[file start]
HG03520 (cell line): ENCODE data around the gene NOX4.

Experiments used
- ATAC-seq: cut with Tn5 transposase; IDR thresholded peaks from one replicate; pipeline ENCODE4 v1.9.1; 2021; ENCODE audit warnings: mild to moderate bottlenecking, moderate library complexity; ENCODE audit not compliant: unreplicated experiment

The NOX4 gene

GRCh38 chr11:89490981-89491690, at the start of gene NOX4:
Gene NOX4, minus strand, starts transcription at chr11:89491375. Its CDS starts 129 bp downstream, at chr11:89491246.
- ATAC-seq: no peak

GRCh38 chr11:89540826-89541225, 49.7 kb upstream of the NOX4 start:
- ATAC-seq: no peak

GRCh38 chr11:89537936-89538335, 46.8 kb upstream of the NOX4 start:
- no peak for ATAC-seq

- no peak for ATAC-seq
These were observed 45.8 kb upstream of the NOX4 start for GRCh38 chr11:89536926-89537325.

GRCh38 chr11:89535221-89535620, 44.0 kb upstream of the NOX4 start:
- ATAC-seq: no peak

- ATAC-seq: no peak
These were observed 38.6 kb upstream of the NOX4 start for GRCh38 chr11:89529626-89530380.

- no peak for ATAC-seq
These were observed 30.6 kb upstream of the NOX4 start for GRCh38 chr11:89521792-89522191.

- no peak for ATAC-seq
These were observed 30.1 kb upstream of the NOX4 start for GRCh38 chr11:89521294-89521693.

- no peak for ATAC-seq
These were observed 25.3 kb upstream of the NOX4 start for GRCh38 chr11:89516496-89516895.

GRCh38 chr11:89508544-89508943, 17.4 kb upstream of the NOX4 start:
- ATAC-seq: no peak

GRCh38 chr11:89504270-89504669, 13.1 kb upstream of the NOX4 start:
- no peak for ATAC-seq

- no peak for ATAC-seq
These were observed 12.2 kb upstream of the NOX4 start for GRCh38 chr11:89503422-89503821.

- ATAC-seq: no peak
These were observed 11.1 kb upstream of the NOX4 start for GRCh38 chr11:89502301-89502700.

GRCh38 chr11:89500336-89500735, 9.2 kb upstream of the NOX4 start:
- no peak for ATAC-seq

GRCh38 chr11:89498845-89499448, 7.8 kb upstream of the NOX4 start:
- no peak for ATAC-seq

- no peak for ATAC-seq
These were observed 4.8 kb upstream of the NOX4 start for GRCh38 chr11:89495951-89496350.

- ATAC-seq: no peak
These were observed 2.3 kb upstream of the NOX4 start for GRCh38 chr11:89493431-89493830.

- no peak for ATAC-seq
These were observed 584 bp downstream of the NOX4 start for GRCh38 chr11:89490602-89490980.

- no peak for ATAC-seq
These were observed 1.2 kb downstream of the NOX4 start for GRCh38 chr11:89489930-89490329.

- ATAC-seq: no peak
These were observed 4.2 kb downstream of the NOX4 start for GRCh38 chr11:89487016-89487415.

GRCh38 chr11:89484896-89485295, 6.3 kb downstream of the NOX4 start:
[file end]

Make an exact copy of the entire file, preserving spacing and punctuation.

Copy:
HG03520 (cell line): ENCODE data around the gene NOX4.

Experiments used
- ATAC-seq: cut with Tn5 transposase; IDR thresholded peaks from one replicate; pipeline ENCODE4 v1.9.1; 2021; ENCODE audit warnings: mild to moderate bottlenecking, moderate library complexity; ENCODE audit not compliant: unreplicated experiment

The NOX4 gene

GRCh38 chr11:89490981-89491690, at the start of gene NOX4:
Gene NOX4, minus strand, starts transcription at chr11:89491375. Its CDS starts 129 bp downstream, at chr11:89491246.
- ATAC-seq: no peak

GRCh38 chr11:89540826-89541225, 49.7 kb upstream of the NOX4 start:
- ATAC-seq: no peak

GRCh38 chr11:89537936-89538335, 46.8 kb upstream of the NOX4 start:
- no peak for ATAC-seq

- no peak for ATAC-seq
These were observed 45.8 kb upstream of the NOX4 start for GRCh38 chr11:89536926-89537325.

GRCh38 chr11:89535221-89535620, 44.0 kb upstream of the NOX4 start:
- ATAC-seq: no peak

- ATAC-seq: no peak
These were observed 38.6 kb upstream of the NOX4 start for GRCh38 chr11:89529626-89530380.

- no peak for ATAC-seq
These were observed 30.6 kb upstream of the NOX4 start for GRCh38 chr11:89521792-89522191.

- no peak for ATAC-seq
These were observed 30.1 kb upstream of the NOX4 start for GRCh38 chr11:89521294-89521693.

- no peak for ATAC-seq
These were observed 25.3 kb upstream of the NOX4 start for GRCh38 chr11:89516496-89516895.

GRCh38 chr11:89508544-89508943, 17.4 kb upstream of the NOX4 start:
- ATAC-seq: no peak

GRCh38 chr11:89504270-89504669, 13.1 kb upstream of the NOX4 start:
- no peak for ATAC-seq

- no peak for ATAC-seq
These were observed 12.2 kb upstream of the NOX4 start for GRCh38 chr11:89503422-89503821.

- ATAC-seq: no peak
These were observed 11.1 kb upstream of the NOX4 start for GRCh38 chr11:89502301-89502700.

GRCh38 chr11:89500336-89500735, 9.2 kb upstream of the NOX4 start:
- no peak for ATAC-seq

GRCh38 chr11:89498845-89499448, 7.8 kb upstream of the NOX4 start:
- no peak for ATAC-seq

- no peak for ATAC-seq
These were observed 4.8 kb upstream of the NOX4 start for GRCh38 chr11:89495951-89496350.

- ATAC-seq: no peak
These were observed 2.3 kb upstream of the NOX4 start for GRCh38 chr11:89493431-89493830.

- no peak for ATAC-seq
These were observed 584 bp downstream of the NOX4 start for GRCh38 chr11:89490602-89490980.

- no peak for ATAC-seq
These were observed 1.2 kb downstream of the NOX4 start for GRCh38 chr11:89489930-89490329.

- ATAC-seq: no peak
These were observed 4.2 kb downstream of the NOX4 start for GRCh38 chr11:89487016-89487415.

GRCh38 chr11:89484896-89485295, 6.3 kb downstream of the NOX4 start: